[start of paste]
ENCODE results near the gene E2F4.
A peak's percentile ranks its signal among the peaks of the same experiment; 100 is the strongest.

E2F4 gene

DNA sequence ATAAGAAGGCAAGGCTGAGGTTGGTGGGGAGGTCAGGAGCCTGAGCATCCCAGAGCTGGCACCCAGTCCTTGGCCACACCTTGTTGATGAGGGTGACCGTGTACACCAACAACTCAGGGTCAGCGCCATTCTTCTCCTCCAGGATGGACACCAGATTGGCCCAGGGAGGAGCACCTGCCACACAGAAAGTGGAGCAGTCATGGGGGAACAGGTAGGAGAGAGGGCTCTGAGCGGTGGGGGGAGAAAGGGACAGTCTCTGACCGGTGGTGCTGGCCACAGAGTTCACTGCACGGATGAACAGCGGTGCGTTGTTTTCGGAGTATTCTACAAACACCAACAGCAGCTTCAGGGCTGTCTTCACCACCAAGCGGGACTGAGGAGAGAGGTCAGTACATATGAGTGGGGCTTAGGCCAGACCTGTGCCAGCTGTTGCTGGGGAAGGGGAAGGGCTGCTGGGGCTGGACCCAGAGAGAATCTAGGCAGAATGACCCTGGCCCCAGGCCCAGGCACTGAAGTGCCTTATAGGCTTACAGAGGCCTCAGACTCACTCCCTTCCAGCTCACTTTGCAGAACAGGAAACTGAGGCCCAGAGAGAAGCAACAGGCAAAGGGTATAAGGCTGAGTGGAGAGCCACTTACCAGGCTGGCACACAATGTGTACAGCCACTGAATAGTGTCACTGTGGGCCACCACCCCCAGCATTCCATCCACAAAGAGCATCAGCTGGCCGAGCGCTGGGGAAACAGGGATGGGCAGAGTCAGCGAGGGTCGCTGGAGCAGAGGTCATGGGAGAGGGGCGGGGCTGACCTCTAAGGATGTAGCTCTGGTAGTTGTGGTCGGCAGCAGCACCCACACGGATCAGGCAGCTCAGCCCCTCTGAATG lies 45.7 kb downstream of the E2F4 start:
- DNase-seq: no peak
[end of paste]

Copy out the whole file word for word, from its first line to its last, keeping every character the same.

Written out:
ENCODE results near the gene E2F4.
A peak's percentile ranks its signal among the peaks of the same experiment; 100 is the strongest.

E2F4 gene

DNA sequence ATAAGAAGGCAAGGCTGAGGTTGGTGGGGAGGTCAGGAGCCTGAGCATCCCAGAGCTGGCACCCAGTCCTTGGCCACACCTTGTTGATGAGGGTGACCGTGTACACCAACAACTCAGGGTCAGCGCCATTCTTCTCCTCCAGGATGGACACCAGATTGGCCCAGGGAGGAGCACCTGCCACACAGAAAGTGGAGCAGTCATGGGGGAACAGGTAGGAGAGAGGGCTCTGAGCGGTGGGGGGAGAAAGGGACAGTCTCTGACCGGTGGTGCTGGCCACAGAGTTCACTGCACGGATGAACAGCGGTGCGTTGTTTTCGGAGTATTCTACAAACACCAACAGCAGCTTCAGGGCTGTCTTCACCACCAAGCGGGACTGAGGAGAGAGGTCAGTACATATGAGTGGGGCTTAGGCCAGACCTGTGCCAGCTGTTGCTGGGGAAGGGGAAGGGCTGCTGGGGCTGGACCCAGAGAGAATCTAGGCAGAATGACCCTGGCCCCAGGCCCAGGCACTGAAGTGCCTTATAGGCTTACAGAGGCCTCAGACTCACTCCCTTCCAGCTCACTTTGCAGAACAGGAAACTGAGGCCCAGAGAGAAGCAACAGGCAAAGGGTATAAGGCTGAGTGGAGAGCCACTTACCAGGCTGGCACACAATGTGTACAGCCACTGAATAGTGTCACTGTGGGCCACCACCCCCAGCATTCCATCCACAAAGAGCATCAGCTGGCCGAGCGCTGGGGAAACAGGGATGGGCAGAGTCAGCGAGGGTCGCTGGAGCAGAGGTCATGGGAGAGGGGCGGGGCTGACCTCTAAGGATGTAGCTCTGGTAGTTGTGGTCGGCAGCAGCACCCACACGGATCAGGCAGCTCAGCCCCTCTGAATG lies 45.7 kb downstream of the E2F4 start:
- DNase-seq: no peak